Men, Don’t Take Colorectal Cancer Sitting Down!
Along with a healthy diet, there’s almost nothing better than being physically active for achieving optimum health. This reality is well known. But what about sedentary behavior – you know, sitting around or being a “couch potato" for many hours of the day? Does that matter?
The Meat of Cancer Survival
It's well-known that a person's diet can affect the risk of developing cancer. But what about diet after a cancer diagnosis — does that matter?
The Obesity-Inactivity-Cancer Chain
The link between obesity and cancer is nothing new. Lack of regular exercise and cancer are also teammates. A new study has added some links to this chain of knowledge.
Slacking Off Snacking May Keep Cancer Away
No denying it – we love our snacks – even though overloading on them is overloading us. And while no one would be hurt by less snacking, some folks can do themselves a huge favor by taming their snack attacks.
Something Fishy About Colorectal Cancer
Eating more fish and less red meat is generally considered to be a healthy dietary change. And you've no doubt heard about taking your fish oil. Now there's another feather in the health hats of fish.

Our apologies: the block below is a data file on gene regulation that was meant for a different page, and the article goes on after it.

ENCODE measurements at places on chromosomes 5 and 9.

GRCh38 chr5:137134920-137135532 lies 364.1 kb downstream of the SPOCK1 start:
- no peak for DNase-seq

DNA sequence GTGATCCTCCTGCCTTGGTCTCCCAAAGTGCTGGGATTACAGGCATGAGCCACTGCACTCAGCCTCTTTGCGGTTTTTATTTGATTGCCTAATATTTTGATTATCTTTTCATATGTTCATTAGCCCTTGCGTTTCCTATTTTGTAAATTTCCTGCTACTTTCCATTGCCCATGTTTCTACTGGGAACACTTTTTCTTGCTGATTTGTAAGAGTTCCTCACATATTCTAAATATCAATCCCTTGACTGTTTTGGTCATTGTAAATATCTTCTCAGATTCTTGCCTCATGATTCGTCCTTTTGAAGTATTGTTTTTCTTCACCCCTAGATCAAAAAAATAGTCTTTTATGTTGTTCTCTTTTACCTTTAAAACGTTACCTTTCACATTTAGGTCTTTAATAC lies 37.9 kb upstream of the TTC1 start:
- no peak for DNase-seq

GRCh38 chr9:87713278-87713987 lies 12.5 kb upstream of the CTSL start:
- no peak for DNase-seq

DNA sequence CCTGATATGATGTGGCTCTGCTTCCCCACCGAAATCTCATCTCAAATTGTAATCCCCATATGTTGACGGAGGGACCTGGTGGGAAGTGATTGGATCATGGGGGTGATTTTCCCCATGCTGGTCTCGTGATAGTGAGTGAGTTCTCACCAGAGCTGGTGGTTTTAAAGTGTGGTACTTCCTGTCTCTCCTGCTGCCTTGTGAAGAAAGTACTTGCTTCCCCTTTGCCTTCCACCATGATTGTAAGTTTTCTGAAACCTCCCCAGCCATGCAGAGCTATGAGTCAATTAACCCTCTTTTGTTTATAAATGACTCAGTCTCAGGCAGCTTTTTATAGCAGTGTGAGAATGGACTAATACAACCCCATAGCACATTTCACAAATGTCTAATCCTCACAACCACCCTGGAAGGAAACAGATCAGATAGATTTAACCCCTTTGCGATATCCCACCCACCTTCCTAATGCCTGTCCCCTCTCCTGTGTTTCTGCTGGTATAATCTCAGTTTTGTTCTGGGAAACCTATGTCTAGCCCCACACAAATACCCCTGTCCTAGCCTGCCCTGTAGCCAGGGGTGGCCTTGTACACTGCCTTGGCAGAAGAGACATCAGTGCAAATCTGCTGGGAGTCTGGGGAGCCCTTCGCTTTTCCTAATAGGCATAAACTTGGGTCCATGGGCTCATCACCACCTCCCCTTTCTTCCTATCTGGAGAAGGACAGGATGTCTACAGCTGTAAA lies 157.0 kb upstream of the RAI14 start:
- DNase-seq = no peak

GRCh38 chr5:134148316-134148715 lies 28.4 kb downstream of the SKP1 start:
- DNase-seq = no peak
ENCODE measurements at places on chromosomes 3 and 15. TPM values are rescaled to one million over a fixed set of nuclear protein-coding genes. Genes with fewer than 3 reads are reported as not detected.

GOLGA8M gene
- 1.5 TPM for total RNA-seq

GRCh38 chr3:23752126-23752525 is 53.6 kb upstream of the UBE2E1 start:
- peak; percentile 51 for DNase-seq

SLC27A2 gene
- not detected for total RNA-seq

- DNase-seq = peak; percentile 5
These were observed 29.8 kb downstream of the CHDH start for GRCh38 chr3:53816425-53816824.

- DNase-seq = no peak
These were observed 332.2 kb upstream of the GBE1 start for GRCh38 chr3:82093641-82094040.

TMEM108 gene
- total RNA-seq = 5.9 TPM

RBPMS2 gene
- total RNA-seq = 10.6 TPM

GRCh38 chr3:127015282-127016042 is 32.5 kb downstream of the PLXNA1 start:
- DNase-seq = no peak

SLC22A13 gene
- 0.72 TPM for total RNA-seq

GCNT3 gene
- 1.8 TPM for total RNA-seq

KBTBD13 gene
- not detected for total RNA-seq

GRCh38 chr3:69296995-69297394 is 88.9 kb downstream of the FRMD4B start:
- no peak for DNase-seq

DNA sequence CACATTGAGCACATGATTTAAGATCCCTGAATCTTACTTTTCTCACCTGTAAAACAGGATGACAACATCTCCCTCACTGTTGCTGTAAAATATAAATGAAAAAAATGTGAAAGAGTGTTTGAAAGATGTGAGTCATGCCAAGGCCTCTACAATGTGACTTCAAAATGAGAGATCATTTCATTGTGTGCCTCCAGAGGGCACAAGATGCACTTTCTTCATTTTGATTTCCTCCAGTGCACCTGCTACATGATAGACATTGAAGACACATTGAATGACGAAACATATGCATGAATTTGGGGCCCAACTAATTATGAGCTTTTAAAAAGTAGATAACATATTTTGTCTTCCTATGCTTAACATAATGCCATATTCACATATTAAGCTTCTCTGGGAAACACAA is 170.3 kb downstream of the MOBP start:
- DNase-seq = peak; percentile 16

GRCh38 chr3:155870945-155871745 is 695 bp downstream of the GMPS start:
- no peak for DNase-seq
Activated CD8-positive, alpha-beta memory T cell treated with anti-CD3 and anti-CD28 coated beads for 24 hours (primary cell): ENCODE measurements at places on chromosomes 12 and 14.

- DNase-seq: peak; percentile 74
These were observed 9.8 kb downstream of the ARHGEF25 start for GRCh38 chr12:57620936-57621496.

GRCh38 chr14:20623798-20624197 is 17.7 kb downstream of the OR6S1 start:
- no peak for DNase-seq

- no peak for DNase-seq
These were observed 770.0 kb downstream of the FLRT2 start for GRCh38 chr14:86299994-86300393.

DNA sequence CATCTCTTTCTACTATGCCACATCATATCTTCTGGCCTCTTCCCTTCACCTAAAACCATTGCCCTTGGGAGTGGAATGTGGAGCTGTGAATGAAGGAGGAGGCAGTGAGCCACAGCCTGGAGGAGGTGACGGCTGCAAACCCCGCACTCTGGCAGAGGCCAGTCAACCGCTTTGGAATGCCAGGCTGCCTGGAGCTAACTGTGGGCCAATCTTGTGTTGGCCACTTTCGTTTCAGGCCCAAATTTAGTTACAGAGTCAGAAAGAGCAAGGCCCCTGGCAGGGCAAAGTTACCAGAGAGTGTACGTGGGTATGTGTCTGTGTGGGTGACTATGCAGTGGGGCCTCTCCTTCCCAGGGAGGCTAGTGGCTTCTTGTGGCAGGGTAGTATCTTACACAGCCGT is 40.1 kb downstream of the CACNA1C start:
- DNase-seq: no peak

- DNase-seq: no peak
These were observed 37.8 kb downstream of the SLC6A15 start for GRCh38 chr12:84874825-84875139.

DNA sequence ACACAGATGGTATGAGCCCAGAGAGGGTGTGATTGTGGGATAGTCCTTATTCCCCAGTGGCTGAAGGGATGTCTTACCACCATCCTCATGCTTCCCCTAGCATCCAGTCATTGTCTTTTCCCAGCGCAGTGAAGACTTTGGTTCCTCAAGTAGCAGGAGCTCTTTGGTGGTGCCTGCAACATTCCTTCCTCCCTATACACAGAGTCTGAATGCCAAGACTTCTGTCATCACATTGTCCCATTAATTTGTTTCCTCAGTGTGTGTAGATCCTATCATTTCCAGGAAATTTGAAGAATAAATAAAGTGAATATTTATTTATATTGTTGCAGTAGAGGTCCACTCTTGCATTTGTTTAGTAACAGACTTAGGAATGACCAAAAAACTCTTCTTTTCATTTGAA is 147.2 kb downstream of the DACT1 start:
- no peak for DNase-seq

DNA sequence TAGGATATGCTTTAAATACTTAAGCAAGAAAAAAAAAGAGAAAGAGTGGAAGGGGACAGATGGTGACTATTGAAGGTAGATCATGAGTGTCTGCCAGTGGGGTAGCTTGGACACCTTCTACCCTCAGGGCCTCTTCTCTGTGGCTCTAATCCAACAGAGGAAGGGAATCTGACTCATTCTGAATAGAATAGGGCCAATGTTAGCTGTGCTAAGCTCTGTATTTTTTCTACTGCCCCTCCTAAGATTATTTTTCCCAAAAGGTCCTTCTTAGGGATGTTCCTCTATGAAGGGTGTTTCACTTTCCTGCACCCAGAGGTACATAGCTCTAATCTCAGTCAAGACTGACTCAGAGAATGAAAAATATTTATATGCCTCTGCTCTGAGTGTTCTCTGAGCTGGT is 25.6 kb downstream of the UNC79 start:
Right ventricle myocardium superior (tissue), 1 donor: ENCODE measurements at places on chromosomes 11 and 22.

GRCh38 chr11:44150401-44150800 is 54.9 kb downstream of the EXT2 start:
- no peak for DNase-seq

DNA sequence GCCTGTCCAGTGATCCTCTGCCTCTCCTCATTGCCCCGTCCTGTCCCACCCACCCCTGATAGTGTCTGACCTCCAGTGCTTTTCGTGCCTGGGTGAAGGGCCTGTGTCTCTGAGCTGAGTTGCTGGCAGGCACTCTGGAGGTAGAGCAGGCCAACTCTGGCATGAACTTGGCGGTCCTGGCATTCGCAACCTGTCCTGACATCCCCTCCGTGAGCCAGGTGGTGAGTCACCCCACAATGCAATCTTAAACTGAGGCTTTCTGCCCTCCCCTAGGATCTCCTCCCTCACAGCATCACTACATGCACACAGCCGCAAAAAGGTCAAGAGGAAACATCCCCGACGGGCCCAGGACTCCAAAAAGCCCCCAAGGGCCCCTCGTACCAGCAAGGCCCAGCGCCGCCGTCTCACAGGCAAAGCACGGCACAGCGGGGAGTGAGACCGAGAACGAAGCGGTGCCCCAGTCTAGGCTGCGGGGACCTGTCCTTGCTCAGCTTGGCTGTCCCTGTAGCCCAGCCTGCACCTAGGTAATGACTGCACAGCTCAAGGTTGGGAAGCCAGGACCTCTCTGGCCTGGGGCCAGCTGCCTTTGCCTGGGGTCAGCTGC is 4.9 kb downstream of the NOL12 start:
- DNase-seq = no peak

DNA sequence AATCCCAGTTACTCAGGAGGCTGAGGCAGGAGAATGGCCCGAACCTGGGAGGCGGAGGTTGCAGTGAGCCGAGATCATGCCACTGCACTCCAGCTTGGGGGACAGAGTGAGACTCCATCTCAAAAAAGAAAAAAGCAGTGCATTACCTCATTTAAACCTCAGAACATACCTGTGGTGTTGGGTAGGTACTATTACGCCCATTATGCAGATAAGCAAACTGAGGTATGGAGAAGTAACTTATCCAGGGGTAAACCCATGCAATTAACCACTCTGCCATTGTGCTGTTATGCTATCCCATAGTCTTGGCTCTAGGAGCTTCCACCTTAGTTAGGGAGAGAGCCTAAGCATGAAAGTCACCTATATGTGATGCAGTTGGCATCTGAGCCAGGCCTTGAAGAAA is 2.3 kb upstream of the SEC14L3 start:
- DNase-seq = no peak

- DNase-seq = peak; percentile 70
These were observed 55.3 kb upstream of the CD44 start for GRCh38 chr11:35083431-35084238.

Run Forrest Run!
You remember the scene in "Forrest Gump" where his friend Jenny urges him to "Run Forrest run!" to get away from a pesky group of kids. He takes off, the braces that have been shackling him fly off. And he's free.
Linking Fat and Cancer
Changing characteristics of people in the last century in the western world have had some unlikely effects. Rising levels of gastric cancer, for example, caused one researcher to examine whether obesity could be the cause. A group from North Ireland's Queen's University Belfast published an overall analysis of obesity and digestive tract cancers, looking at cancers both in the stomach and throat. Ask your doctor about how to get started on long term, effective weight loss. Researchers concluded that absolutely obesity indicated higher chances of both forms of cancer, but surpris...
Fruits and Veggies Do a Body Good
Many studies have shown that certain foods can reduce the risk for colorectal cancer, but those studies have sometimes produced conflicting results. New research suggests that by looking at the location of colorectal cancer, some of these dietary recommendations can make more sense.
Slow Down Drinking, Cancer May Be Waiting
Heavy drinking can cause many problems including liver failure and cancers –specifically colorectal cancer. Be cautious of how much you drink because risks increase as you drink more.
New Benefits of Folate and Folic Acid
Eating lots of green leafy vegetables has long been a staple of healthy eating. Researchers now say that folate may also lower the risks of colorectal cancer.